UN calls for immediate action on saving species
TOKYO (AFP) - The world must act immediately to stop the rapid loss of animal and plant species and the habitats they live in, the United Nations warned on Monday at the start of a major summit on biodiversity.
The 193 members of the UN's Convention on Biological Diversity (CBD) began gathering in the central city of Nagoya to try to work out strategies to head off a man-made mass extinction.
"The time to act is now and the place to act is here," CBD executive secretary Ahmed Djoghlaf said as the meeting opened, describing the event as a "defining moment" in the history of mankind.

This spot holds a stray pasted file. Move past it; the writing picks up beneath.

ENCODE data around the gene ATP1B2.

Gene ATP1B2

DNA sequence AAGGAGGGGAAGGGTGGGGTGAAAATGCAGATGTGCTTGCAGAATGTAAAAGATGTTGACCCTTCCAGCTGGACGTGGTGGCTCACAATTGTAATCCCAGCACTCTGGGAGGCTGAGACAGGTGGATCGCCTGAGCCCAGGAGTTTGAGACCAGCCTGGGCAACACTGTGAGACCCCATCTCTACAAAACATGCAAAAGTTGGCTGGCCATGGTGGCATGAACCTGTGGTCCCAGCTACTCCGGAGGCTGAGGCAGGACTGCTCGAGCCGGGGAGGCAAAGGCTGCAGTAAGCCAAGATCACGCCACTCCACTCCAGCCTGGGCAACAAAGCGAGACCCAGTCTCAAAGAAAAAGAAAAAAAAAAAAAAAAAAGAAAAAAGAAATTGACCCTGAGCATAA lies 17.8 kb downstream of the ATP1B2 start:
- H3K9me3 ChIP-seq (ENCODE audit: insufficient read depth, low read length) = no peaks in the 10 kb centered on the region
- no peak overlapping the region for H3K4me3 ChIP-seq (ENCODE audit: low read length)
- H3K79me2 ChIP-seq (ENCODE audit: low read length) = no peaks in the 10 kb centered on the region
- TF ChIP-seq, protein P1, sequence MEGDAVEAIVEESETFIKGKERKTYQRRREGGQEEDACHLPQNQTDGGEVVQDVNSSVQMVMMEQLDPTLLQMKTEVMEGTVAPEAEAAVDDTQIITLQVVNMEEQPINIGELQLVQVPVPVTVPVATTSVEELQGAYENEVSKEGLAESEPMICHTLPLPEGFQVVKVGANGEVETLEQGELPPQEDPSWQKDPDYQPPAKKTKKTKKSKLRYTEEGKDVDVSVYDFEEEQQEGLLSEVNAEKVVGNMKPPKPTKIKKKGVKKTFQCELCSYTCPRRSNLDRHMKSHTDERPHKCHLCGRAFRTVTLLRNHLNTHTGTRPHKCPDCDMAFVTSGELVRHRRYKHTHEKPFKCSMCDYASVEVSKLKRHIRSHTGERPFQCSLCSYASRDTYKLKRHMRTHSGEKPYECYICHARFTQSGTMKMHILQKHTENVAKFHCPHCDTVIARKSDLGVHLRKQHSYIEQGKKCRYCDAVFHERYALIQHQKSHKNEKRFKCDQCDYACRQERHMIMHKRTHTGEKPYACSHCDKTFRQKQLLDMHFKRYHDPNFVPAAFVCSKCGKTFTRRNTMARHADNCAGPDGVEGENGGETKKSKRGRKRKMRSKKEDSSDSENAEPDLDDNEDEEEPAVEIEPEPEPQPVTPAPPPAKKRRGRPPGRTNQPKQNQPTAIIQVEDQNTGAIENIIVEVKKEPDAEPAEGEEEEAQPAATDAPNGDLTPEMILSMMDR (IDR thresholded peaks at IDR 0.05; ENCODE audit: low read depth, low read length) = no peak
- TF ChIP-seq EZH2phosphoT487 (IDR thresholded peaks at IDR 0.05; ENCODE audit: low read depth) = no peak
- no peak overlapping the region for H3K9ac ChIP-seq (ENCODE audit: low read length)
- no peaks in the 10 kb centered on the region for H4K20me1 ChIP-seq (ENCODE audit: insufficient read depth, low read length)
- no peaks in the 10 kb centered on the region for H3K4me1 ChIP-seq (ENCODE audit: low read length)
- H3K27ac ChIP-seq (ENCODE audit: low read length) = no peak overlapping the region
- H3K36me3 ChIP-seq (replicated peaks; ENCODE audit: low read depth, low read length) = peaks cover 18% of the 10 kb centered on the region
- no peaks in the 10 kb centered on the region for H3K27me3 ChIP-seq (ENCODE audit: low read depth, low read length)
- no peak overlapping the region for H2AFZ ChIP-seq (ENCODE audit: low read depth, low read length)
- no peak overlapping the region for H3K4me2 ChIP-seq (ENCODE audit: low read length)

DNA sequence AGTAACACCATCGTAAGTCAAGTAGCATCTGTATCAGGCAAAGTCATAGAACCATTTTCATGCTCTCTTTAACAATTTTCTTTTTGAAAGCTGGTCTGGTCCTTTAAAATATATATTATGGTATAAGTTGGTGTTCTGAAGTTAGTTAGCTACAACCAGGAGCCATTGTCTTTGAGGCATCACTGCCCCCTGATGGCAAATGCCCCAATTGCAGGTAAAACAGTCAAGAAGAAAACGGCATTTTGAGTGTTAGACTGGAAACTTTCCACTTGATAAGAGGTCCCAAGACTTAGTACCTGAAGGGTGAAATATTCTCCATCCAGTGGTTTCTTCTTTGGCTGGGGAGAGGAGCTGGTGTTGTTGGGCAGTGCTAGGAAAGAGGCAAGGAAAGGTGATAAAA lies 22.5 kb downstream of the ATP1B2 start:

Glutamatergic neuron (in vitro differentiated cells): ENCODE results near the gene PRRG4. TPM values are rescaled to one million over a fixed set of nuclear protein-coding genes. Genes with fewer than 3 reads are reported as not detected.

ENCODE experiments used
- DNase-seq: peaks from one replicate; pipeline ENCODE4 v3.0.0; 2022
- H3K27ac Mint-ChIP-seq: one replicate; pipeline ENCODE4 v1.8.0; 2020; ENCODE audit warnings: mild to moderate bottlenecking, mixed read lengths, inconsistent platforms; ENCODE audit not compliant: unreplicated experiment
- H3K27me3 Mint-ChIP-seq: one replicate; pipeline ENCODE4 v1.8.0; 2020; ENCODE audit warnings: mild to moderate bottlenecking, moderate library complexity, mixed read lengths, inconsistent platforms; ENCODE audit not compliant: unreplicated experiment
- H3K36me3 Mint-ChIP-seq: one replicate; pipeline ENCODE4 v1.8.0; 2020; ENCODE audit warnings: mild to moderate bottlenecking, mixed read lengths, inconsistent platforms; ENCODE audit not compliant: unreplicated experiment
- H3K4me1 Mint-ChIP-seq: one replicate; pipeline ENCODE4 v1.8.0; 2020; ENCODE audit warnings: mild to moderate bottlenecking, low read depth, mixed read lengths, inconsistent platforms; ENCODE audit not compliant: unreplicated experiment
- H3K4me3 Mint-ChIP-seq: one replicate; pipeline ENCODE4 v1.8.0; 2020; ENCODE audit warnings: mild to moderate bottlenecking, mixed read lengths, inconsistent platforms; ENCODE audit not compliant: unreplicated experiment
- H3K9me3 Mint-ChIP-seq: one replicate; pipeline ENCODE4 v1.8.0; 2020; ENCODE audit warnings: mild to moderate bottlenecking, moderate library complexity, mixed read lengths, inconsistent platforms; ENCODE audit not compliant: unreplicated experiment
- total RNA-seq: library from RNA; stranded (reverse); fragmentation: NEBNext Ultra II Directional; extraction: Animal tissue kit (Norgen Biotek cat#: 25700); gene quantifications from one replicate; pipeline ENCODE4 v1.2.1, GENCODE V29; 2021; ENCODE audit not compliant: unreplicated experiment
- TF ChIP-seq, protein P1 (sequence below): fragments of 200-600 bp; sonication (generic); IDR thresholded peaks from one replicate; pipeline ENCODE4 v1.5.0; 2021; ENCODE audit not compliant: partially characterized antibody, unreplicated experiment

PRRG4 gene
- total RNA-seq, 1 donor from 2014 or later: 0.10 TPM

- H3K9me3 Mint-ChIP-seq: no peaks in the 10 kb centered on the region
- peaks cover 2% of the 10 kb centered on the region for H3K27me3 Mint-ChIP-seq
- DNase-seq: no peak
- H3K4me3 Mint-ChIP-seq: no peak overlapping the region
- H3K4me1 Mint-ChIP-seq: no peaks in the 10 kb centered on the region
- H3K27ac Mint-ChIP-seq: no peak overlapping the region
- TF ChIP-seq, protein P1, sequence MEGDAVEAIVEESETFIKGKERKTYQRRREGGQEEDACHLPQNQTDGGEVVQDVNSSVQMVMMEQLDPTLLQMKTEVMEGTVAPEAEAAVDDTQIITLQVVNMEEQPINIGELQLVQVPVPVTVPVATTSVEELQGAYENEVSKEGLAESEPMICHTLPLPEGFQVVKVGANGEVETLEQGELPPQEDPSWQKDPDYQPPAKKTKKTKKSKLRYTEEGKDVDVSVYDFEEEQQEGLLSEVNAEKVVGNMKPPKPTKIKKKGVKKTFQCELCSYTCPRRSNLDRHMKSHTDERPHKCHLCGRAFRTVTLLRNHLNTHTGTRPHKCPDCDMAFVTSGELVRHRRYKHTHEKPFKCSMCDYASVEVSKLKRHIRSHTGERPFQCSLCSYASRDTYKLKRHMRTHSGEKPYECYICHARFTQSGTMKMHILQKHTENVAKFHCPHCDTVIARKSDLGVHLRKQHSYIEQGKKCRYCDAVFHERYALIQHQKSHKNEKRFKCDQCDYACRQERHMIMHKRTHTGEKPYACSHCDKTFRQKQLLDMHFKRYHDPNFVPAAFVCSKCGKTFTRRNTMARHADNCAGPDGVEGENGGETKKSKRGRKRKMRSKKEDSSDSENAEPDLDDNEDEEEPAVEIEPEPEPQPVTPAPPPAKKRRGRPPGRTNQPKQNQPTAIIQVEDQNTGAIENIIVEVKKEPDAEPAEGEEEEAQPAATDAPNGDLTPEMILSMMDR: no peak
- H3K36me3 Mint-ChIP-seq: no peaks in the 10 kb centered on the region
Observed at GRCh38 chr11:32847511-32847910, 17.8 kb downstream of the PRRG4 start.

"The savings from a coordinated ecosystems approach to climate change, biodiversity loss, avoiding deforestation and land degradation are incalculable."
The 12-day conference aims to throw a spotlight on a global environmental issue that has drawn less attention in recent years than the related problem of man-made climate change, blamed on a surge of greenhouse gas emissions.
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